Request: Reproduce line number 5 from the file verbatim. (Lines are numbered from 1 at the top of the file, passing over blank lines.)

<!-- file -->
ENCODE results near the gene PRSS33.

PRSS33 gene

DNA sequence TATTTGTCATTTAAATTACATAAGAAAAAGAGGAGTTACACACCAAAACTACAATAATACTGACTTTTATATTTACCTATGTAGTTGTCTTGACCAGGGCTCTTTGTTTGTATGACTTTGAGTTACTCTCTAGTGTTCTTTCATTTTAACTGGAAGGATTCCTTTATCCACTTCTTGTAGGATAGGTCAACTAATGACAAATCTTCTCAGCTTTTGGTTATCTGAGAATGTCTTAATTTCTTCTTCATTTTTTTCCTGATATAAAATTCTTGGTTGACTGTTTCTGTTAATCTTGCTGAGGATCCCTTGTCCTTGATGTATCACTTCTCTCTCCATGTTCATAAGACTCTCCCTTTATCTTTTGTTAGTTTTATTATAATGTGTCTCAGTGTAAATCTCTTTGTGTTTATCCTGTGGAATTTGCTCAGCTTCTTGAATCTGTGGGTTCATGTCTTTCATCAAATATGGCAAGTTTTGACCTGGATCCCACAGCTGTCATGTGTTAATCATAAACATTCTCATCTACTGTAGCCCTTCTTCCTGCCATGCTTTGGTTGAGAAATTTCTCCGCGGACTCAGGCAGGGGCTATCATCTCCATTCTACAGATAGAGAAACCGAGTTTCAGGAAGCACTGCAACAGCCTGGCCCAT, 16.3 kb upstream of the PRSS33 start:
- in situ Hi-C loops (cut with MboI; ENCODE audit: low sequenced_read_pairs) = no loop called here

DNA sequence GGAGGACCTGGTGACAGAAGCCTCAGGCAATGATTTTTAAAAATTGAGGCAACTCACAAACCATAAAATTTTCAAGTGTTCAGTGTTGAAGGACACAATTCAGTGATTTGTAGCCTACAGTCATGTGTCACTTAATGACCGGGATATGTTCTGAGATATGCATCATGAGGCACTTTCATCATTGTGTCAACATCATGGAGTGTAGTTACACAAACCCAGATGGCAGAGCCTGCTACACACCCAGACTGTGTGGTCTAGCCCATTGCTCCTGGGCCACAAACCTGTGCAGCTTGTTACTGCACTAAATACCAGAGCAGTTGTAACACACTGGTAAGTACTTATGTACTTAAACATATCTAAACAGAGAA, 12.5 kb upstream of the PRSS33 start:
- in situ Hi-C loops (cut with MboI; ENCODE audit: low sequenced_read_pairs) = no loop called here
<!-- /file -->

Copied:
DNA sequence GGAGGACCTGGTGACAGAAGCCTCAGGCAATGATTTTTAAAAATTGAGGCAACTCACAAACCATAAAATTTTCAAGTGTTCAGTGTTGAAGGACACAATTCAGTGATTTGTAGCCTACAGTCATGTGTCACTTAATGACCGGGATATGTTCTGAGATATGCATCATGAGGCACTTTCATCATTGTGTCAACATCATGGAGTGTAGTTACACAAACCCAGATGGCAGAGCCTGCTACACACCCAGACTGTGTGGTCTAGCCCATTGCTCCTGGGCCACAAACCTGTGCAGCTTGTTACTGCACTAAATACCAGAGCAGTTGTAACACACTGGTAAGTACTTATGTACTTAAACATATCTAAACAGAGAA, 12.5 kb upstream of the PRSS33 start: